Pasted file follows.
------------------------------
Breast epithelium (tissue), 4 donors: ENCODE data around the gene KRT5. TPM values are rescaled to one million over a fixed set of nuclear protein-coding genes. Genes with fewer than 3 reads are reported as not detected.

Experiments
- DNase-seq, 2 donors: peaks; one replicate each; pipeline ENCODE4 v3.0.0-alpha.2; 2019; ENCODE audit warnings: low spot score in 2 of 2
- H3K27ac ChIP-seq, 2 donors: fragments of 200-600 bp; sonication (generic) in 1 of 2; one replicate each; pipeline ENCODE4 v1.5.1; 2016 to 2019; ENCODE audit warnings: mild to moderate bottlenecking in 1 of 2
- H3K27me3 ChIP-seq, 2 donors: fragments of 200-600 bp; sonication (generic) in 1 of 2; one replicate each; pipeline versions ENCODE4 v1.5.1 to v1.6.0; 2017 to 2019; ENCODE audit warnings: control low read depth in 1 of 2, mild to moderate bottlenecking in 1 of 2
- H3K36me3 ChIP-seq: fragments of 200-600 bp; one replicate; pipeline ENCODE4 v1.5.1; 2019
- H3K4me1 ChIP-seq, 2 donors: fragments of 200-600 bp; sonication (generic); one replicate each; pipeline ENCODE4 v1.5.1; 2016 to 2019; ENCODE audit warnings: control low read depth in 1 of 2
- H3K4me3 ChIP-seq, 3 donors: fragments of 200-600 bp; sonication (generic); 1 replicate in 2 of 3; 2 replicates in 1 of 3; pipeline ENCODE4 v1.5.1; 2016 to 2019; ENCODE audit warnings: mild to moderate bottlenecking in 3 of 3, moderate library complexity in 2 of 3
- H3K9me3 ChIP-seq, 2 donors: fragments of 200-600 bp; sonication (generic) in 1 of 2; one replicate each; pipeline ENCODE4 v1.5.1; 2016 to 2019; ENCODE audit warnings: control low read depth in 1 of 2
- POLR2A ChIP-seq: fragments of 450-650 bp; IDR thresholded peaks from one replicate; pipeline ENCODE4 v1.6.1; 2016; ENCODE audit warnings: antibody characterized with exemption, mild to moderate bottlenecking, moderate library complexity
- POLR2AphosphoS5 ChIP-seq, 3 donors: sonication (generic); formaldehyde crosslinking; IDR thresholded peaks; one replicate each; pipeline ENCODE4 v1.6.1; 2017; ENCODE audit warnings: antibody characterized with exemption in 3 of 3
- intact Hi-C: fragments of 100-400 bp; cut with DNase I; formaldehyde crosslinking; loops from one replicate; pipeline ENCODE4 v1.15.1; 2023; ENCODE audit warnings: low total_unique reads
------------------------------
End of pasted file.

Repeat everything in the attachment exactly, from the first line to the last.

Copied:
Breast epithelium (tissue), 4 donors: ENCODE data around the gene KRT5. TPM values are rescaled to one million over a fixed set of nuclear protein-coding genes. Genes with fewer than 3 reads are reported as not detected.

Experiments
- DNase-seq, 2 donors: peaks; one replicate each; pipeline ENCODE4 v3.0.0-alpha.2; 2019; ENCODE audit warnings: low spot score in 2 of 2
- H3K27ac ChIP-seq, 2 donors: fragments of 200-600 bp; sonication (generic) in 1 of 2; one replicate each; pipeline ENCODE4 v1.5.1; 2016 to 2019; ENCODE audit warnings: mild to moderate bottlenecking in 1 of 2
- H3K27me3 ChIP-seq, 2 donors: fragments of 200-600 bp; sonication (generic) in 1 of 2; one replicate each; pipeline versions ENCODE4 v1.5.1 to v1.6.0; 2017 to 2019; ENCODE audit warnings: control low read depth in 1 of 2, mild to moderate bottlenecking in 1 of 2
- H3K36me3 ChIP-seq: fragments of 200-600 bp; one replicate; pipeline ENCODE4 v1.5.1; 2019
- H3K4me1 ChIP-seq, 2 donors: fragments of 200-600 bp; sonication (generic); one replicate each; pipeline ENCODE4 v1.5.1; 2016 to 2019; ENCODE audit warnings: control low read depth in 1 of 2
- H3K4me3 ChIP-seq, 3 donors: fragments of 200-600 bp; sonication (generic); 1 replicate in 2 of 3; 2 replicates in 1 of 3; pipeline ENCODE4 v1.5.1; 2016 to 2019; ENCODE audit warnings: mild to moderate bottlenecking in 3 of 3, moderate library complexity in 2 of 3
- H3K9me3 ChIP-seq, 2 donors: fragments of 200-600 bp; sonication (generic) in 1 of 2; one replicate each; pipeline ENCODE4 v1.5.1; 2016 to 2019; ENCODE audit warnings: control low read depth in 1 of 2
- POLR2A ChIP-seq: fragments of 450-650 bp; IDR thresholded peaks from one replicate; pipeline ENCODE4 v1.6.1; 2016; ENCODE audit warnings: antibody characterized with exemption, mild to moderate bottlenecking, moderate library complexity
- POLR2AphosphoS5 ChIP-seq, 3 donors: sonication (generic); formaldehyde crosslinking; IDR thresholded peaks; one replicate each; pipeline ENCODE4 v1.6.1; 2017; ENCODE audit warnings: antibody characterized with exemption in 3 of 3
- intact Hi-C: fragments of 100-400 bp; cut with DNase I; formaldehyde crosslinking; loops from one replicate; pipeline ENCODE4 v1.15.1; 2023; ENCODE audit warnings: low total_unique reads